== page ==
What do you think of when you hear people talking about a project management system? Most people will think about a piece of software or web application that allows a project manager to run a project. The purpose of this project management system would be to assign tasks to resources, manage their activity, and other critical project management activities until the project is closed out.
That’s a correct understanding. However, we’re going to back WAY UP in this article when it comes to talking about a project management system. We’re going to look at the macro-level of project management and how all of the documents, meetings, conversations, activity, deliverables, tangible products and services work together in the project management eco-system.
Input – Process – Output
There are three things that must be present in order for a system to work. These are the Inputs, the Process, and the Outputs. For example, take a car as a very simplistic example of a system. You input gasoline into the engine which converts, or processes, the fuel into the desired outcome of motion (the output).
It’s really no different when you think about managing a project. There are certain inputs (documents, meetings, requirements) that will be processed (teams of people working on these inputs) to produce the output of a final deliverable. This deliverable could range from the finished product that is delivered to the customer, to a work-in-progress that is shipped off to another department for them to complete.
Characteristics of INPUTS in a Project Management System
There are a countless number of items that could be considered Inputs in a project management system. The following examples are two types of Input and what must hold true for each of them:
There are any number of documents that are associated with a project through its lifecycle. These include business requirement documents, scope documents, quality assurance documentation, and the like. This will require some effort and be snooping around from you as the project manager. This is the area that falls into the category of “you don’t know what you don’t know”, and it’s hard to tell if everything that is important to know about the project and what needs to be accomplished has been captured.
One way of at least getting a sense for this is if you begin hearing a repetitive theme or the same answers time and again to your questions from different people. This means you’ve done a pretty good job of pulling out as much information as possible before you move forward.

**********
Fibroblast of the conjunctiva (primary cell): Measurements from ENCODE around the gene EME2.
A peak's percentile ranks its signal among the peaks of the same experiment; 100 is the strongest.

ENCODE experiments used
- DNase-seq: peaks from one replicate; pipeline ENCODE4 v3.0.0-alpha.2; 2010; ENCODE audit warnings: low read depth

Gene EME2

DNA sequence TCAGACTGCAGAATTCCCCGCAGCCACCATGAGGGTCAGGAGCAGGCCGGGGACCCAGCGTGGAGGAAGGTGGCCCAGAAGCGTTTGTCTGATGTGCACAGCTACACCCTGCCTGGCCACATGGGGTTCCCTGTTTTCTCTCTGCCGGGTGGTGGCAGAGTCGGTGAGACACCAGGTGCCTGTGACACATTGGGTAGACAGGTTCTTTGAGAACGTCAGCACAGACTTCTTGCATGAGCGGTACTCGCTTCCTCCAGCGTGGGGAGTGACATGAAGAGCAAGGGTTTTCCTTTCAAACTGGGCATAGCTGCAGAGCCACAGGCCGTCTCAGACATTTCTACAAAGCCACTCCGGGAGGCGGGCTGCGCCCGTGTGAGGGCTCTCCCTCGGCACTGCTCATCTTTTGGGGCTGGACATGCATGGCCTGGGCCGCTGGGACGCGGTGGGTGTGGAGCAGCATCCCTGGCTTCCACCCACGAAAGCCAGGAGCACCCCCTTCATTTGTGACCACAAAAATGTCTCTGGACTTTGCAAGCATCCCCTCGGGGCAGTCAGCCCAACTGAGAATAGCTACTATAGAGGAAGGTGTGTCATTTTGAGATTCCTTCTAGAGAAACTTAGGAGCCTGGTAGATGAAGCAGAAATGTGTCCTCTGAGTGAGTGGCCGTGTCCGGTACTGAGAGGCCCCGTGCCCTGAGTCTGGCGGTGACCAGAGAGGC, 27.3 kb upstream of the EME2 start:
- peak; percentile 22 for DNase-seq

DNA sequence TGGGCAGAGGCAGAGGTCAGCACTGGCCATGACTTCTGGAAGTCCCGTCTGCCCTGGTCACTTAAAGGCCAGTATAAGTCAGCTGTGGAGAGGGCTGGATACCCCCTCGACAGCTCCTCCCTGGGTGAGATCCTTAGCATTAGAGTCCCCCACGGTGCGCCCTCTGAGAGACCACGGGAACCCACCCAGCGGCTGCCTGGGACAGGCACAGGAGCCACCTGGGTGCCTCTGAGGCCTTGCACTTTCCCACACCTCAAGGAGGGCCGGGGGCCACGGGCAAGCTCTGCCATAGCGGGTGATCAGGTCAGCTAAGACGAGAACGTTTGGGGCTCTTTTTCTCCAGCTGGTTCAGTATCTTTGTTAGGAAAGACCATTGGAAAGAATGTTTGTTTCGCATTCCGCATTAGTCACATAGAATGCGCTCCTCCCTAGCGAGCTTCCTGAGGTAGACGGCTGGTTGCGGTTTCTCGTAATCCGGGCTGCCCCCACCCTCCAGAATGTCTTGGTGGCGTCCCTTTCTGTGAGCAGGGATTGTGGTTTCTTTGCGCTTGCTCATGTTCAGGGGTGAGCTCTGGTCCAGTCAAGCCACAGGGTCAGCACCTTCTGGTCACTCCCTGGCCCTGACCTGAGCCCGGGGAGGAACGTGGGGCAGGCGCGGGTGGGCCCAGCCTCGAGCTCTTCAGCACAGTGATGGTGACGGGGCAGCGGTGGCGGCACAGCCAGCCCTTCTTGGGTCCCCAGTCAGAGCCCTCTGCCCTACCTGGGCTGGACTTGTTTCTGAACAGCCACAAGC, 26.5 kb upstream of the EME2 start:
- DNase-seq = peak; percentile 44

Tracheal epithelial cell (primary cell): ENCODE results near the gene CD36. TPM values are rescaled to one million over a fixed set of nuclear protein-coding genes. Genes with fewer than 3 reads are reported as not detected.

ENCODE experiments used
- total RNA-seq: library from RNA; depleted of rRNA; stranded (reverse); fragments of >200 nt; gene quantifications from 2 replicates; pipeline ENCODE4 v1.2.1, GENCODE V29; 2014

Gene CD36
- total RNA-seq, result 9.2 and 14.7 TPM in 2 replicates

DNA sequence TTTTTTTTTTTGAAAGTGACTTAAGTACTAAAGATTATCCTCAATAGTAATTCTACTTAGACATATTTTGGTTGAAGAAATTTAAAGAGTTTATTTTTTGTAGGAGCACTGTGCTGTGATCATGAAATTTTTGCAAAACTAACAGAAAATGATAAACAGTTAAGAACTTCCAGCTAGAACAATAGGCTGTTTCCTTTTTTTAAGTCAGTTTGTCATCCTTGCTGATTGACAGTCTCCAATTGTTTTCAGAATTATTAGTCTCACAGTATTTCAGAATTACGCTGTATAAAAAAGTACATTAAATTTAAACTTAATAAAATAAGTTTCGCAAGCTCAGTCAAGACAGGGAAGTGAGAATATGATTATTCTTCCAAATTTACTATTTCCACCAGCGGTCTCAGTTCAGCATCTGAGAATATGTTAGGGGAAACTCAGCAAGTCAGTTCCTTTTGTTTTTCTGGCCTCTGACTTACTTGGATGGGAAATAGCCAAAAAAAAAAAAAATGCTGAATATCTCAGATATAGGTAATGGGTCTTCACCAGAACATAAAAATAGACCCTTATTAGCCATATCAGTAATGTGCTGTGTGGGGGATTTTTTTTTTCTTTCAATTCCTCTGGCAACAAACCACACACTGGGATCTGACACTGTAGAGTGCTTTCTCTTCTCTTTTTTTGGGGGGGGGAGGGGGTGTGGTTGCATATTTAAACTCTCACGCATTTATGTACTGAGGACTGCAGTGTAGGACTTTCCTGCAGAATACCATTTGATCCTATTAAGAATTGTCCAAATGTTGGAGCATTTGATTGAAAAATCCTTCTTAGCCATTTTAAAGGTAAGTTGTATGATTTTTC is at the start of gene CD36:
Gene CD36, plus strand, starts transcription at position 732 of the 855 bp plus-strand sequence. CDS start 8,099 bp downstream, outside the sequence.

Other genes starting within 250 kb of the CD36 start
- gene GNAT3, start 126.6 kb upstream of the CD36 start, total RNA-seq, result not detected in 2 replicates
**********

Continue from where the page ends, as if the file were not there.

Meetings, or more precisely, the decisions from meetings, can also serve as Inputs into a project. The trick with the decisions from meetings is that they can sometimes get swept under the carpet or never see the light of day. Your job as a Project Manager at this point is to muddle through all the non-value-add dialogue of these meetings, then get to the core of what really matters and what must be done. This is important to serve as Input into the project deliverables, as it will shape the final outcome. These meetings were held for a reason, and if that reason is not realized by the end of the project it can only mean rework, lost productivity, and pain.
Characteristics of PROCESS in a Project Management System
Once these Inputs have been gathered, verified, and sent along their way in a project management system, they will next be acted upon. If the Inputs are Nouns (documents, meetings, decisions, etc.) then the Process would be Verbs. This is where actions such as Create, Review, Build, Develop, and the other action-oriented words take place.
What is the project manager’s responsibility when it comes to this section of the project management system? This is typically the black-box, “pay no attention to the man behind the curtain” part of the project. It’s sometimes hard to understand what happens in this area as it is filled with subject matter experts and those with enough technical prowess to rival Archimedes. But, a project manager must know at a high level what processing is taking place on the Inputs that have been provided.
It is the responsibility of the project manager to make sure everyone is dealing with reality, providing realistic dates and cost estimates, and to not get bamboozled by those who may have decades of experience in one particular area. The only way this can be accomplished is to gain the trust and respect of these experts. How do you do that? Make their lives easier. Clear obstacles, help them focus, make sure you have accurate INPUTS into their PROCESS and end products don’t come back for more work. Respect their time, push back when necessary, and always work in a spirit of partnership rather than an “us versus them” mentality.
Characteristics of OUTPUT in a Project Management System
And finally, there is the finished product. After each department or group has acted upon the Inputs and provided value via their Process…this is the result. The finished product can be something that is delivered to another department to put their unique signature on (for example, a version of a software package going from the Development team to the Quality Assurance team) or can be the finished product that is delivered to the customer (for example, a building that has been completed).
Regardless of the final product, it is your role to make sure the original requirements of the project have been met and that scope has not ballooned out of control.
This is the epitome of the 30,000-foot view of a project management system. At its core it consists of somebody putting something into the machine to be worked upon, the value being added to that input and a final, useful deliverable coming out on the back end as output. Input – Process – Output. If you view your projects that way at a macro-level you’ll be able to move mountains.